The present invention will be understood more fully from the detailed description given herebelow and from the accompanying drawings of the embodiments of the invention. However, the drawings are not intended to imply limitation of the invention to a specific embodiment, but are for explanation and understanding only.

In the drawings:

FIG. 1 is a schematic diagram that shows a cross-sectional structure of the substantially part of a magnetoresistive effect element according to the first embodiment of the invention;

FIG. 2 is a schematic diagram that shows a cross-sectional structure of a magnetoresistive effect element having a synthetic type pinned layer;

FIG. 3 is a schematic diagram that shows a modification of the first embodiment;

FIG. 4 is a schematic diagram that shows a cross-sectional structure of the substantial part of a magnetoresistive effect element according to the second embodiment of the invention;

FIG. 5 is a schematic diagram that shows a modification of the second embodiment;

FIG. 6 is a schematic diagram that shows a cross-sectional structure of the substantial part of a magnetoresistive effect element according to the third embodiment of the invention;

FIG. 7 is a schematic diagram that shows a modification of the third embodiment;

FIG. 8 is a schematic diagram that shows a cross-sectional structure of a magnetoresistive effect element in which a magnetization-free layer 20 is located lower in an embodiment of the invention;

FIG. 9 is a schematic diagram that shows a cross-sectional structure of a magnetoresistive effect element in which a magnetization-free layer 20 is located lower in an embodiment of the invention;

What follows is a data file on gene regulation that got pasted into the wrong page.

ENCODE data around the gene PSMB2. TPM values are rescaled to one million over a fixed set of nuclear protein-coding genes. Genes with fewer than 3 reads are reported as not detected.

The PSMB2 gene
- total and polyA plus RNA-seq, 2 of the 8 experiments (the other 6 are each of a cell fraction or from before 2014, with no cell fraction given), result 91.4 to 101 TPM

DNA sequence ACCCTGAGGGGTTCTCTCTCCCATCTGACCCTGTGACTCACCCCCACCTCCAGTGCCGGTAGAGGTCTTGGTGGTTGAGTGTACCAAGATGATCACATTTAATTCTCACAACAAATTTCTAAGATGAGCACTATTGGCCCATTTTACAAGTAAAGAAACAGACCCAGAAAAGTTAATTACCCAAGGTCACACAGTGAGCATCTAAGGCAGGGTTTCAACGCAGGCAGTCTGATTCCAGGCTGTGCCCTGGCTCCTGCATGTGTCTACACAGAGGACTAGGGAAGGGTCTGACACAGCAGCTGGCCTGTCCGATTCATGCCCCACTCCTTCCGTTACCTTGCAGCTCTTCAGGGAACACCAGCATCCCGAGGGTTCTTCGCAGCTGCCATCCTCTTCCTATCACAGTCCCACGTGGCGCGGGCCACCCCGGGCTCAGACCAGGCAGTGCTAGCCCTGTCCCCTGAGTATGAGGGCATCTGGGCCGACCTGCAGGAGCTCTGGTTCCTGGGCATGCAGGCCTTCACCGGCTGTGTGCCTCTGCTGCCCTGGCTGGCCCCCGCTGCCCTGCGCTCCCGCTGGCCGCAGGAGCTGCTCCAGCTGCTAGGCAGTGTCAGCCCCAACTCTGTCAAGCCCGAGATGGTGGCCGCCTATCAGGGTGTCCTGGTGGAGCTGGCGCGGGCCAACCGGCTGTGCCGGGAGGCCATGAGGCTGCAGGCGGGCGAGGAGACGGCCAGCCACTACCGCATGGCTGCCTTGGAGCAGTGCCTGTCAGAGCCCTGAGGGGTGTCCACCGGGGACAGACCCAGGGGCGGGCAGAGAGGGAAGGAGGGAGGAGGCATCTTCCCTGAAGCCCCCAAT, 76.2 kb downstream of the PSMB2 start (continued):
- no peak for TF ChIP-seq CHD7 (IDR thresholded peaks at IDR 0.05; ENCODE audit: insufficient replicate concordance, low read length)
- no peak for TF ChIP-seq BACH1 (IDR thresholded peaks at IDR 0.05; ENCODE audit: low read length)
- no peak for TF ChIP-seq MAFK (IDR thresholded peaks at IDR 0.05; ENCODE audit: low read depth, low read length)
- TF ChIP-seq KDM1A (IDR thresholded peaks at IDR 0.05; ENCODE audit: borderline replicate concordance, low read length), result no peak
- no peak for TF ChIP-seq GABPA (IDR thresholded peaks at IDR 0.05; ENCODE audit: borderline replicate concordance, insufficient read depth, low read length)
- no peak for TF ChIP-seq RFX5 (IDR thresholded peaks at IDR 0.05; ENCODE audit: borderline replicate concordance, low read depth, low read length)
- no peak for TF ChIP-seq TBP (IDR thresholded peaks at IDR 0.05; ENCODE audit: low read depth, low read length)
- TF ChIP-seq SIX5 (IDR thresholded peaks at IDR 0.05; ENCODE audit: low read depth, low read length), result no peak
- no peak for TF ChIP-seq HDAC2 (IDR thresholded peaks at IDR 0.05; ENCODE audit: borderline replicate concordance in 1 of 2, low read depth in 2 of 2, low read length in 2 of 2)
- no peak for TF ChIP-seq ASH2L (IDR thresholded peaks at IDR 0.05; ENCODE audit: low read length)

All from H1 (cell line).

FIG. 10 is a schematic diagram that shows a modification of the synthetic type magnetoresistive effect element of FIG. 2;

FIG. 11 is a schematic diagram that shows a cross-sectional structure of a magnetoresistive effect element employing a multi-layered structure;

FIG. 12 is a schematic diagram that shows a cross-sectional structure of a magnetoresistive effect element including an oxide layer 60 between the free layer 20 and a protective layer 22;

FIG. 13 is a schematic diagram that shows a cross-sectional structure of a magnetoresistive effect element having the oxide film 60 inserted in a pinned layer 16;

FIG. 14 is a perspective view that shows outline configuration of this kind of magnetic recording apparatus;

FIG. 15 is a perspective view of a magnetic head assembly at the distal end from an actuator arm 155 involved, which is viewed from the disk; and

FIG. 16 is a cross-sectional view that schematically shows a CPP type magnetoresistive effect element having a spin valve structure.

DETAILED DESCRIPTION OF THE INVENTION

Some embodiments of the invention will now be explained below with reference to the drawings.

(First Embodiment)

Explanation is started with the first embodiment of the invention which is a configuration including a resistance adjustment layer made of a semiconductor or a semimetal.